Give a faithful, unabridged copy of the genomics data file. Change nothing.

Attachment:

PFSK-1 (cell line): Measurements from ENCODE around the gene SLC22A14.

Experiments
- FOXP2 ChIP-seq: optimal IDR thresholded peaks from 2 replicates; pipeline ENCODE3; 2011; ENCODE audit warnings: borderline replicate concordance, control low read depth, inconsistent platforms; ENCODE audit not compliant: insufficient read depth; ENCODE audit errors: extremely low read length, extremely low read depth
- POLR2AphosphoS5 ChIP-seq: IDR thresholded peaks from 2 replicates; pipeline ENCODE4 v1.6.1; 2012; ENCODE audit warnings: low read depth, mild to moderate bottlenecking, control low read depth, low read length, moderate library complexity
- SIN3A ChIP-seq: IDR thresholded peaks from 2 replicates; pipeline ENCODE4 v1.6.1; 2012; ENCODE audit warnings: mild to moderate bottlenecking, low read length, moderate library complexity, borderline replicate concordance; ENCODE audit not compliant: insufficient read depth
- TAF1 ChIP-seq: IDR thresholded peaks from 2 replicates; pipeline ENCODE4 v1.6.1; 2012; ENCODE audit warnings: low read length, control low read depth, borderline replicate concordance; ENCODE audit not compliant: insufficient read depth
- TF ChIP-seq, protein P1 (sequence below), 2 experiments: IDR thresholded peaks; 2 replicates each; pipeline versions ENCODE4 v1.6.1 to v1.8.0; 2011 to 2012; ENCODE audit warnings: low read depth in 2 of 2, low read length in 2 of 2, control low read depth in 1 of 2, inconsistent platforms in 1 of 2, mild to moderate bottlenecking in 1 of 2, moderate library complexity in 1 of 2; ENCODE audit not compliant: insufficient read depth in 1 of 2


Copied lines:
PFSK-1 (cell line): Measurements from ENCODE around the gene SLC22A14.

Experiments
- FOXP2 ChIP-seq: optimal IDR thresholded peaks from 2 replicates; pipeline ENCODE3; 2011; ENCODE audit warnings: borderline replicate concordance, control low read depth, inconsistent platforms; ENCODE audit not compliant: insufficient read depth; ENCODE audit errors: extremely low read length, extremely low read depth
- POLR2AphosphoS5 ChIP-seq: IDR thresholded peaks from 2 replicates; pipeline ENCODE4 v1.6.1; 2012; ENCODE audit warnings: low read depth, mild to moderate bottlenecking, control low read depth, low read length, moderate library complexity
- SIN3A ChIP-seq: IDR thresholded peaks from 2 replicates; pipeline ENCODE4 v1.6.1; 2012; ENCODE audit warnings: mild to moderate bottlenecking, low read length, moderate library complexity, borderline replicate concordance; ENCODE audit not compliant: insufficient read depth
- TAF1 ChIP-seq: IDR thresholded peaks from 2 replicates; pipeline ENCODE4 v1.6.1; 2012; ENCODE audit warnings: low read length, control low read depth, borderline replicate concordance; ENCODE audit not compliant: insufficient read depth
- TF ChIP-seq, protein P1 (sequence below), 2 experiments: IDR thresholded peaks; 2 replicates each; pipeline versions ENCODE4 v1.6.1 to v1.8.0; 2011 to 2012; ENCODE audit warnings: low read depth in 2 of 2, low read length in 2 of 2, control low read depth in 1 of 2, inconsistent platforms in 1 of 2, mild to moderate bottlenecking in 1 of 2, moderate library complexity in 1 of 2; ENCODE audit not compliant: insufficient read depth in 1 of 2